The 1989 Batman flick is one of my personal favourites. Tim Burton’s vison of Gotham City is visually stunning, even now, three decades since the film was released. His dark tone and style put in place the stepping stones for many superhero films to follow. Then there was the casting of Michael Keaton as The Caped Crusader himself. Man, that casting really caused some problems with die hard Batman fans. It has been said that the studio producing the film received over fifty-thousand complaints in relation to Keaton playing Batman. This was the eighties remember, no social media, no Twitter to vent your anger at the studio itself. These folk had to write these letters of complaint and post them to the studio themselves. Just take a quick look at this article snippet from Rolling Stone magazine before the film was released::
“Michael Keaton is no Batman. Or so a vast sector of the bat community has vehemently asserted. Upon learning last year that Michael Keaton would, indeed, be Batman – the definitive cinematic Batman, no less – batheads were disconsolate. In Keaton’s hands, they felt, Batman would become a smirky wisenheimer. Mr. Mom in a cowl, they thought. ‘Treating Batman as a comedy is like The Brady Bunch going porno’, wrote a fretful fan, one of the tens of thousands who swamped comics fanzines with disapproving nerd mail. The common refrain among disbelievers: Keaton has no chin, not enough hair; he’s too scrawny, too doughy, too short, too glib, too distracting.”
There was even a petition made to try and have Keaton removed from the role, don’t believe me?
The biggest fear among fans was that they felt the film was going to be a campy comedy. Tim Burton was mostly known for directing 1985’s Pee-Wee’s Big Adventure at the time. Then, Michael Keaton was famed for his comedy roles in flicks like Johnny Dangerously, The Squeeze and more specifically, Mr. Mom. Nothing sounded right about the first ‘proper’ big screen outing for The Dark Knight. The dark and brooding tone of the comics was sure to be thrown out for a more comedic take on the superhero, something more like the TV show from the sixties. Of course, that’s not what we got. We got a moody, harder edged Batman film, far removed from the camp, kitschy, comedy slant of the TV show. When released, Batman was a massive hit and those fears from Batfans were quickly quashed. Of course, with a huge hit on their hands, the studio wanted a sequel. So in 1992, we got Batman Returns.
Batman Returns was even darker than the first film. So much so, that a licencing deal with McDonald’s to include Batman toys in their famed and kid friendly Happy Meals was scrapped. As Tim Burton himself recalled when talking to Yahoo:
“I think I upset McDonald’s. [They asked] ‘What’s that black stuff coming out of the Penguin’s mouth. We can’t sell Happy Meals with that!’”
Long story short and due to a lot of arguments behind the scenes, Tim Burton left the Batman franchise behind as director and Joel Schumacher stepped in to helm the third film, Batman Forever. Also gone was Michael Keaton. Under Schumacher, the Batman films (d)evolved into the campy, kitschy, comedy slant the old TV show had and that darker edge that Burton gave The Caped Crusader was long gone.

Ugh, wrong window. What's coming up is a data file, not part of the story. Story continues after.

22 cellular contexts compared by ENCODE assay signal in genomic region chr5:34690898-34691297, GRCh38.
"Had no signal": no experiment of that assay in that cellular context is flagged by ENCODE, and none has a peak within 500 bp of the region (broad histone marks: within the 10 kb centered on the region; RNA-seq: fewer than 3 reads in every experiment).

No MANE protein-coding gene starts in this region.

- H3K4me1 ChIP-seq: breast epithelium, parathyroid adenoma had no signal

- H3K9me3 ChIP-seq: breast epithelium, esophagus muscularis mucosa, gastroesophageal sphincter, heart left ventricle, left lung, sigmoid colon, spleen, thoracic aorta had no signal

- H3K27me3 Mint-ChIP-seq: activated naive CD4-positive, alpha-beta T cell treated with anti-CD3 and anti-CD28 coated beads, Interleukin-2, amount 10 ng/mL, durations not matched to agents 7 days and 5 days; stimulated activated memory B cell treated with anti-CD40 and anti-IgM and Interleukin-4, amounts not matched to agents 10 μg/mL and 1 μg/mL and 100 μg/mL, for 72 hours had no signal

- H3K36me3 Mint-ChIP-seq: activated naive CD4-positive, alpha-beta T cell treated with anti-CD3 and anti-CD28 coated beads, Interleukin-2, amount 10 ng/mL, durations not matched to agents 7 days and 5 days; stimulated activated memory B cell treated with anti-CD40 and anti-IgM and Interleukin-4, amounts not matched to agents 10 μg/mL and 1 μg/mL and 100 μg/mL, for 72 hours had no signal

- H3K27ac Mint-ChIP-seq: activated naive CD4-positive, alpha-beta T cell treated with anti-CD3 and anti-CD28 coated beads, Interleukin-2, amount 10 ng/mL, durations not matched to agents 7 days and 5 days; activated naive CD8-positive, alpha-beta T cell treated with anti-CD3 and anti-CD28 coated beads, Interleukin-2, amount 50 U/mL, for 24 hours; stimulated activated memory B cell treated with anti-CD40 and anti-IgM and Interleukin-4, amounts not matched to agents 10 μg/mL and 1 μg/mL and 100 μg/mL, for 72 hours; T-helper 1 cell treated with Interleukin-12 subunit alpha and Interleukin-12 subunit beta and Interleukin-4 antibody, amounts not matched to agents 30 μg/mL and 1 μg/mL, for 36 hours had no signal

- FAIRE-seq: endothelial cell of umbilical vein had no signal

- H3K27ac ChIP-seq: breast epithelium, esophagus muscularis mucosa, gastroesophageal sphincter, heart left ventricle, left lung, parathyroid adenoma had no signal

Anyway, before both Tim Burton and Michael Keaton left and before Joel Schumacher ruined the franchise, there was another and a very different Batman 3 in early development. That film was to be called Batman Continues. There are quite a few details around that give us a bit of insight as to just what this other third Batman flick was going to be like. Under Burton’s direction, it was sure to continue that darker vein the pervious two films had. Michelle Pfeiffer’s now iconic take on Catwoman was said to return and be a permanent love interest and partner for Bruce Wayne/Batman. A quick aside. While developing Batman Continues, Tim Burton expressed an interest in making a Catwoman spin-off flick. This was going to pick up exactly where Batman Returns ended and was going to bridge the gap between the second and third Batman films. Then when Burton dropped out of the whole project, that Catwoman spin-off became the much panned Halle Berry film.
On the villain side of things, Robin Williams was being eyed up to play Edward Nygma/Riddler. Interestingly enough, Burton actually originally wanted Williams to play Joker in the first flick. It has been said that Robin Williams was unsure about playing Joker in the film and as the start of production crept closer, Tim Burton needed someone to play the role, so Jack Nicholson was approached an asked instead. Billy Dee Williams was also going to return as Gotham’s district attorney, Harvey Dent and of course, become Two-Face. But that was not all for the villains, Brad Dourif was rumoured to have been asked to play Jonathan Crane/Scarecrow too. To me, that sounded a little too ‘full’.
Batman’s sidekick Robin was going to make an appearance. He was even originally going to be in the first flick, storyboards exist that show how Robin was going to be in the film (click here). Then, Robin was also almost in Batman Returns too. Anyway, obviously Robin never made it into either film. But Tim Burton really wanted to introduce the character in his third Batman film and he was going to be played by Marlon Wayans. Reportedly, Wayans still gets paid to this day for NOT being in the film. Marlon Wayans recalls the role when he spoke to io9.gizmodo.com: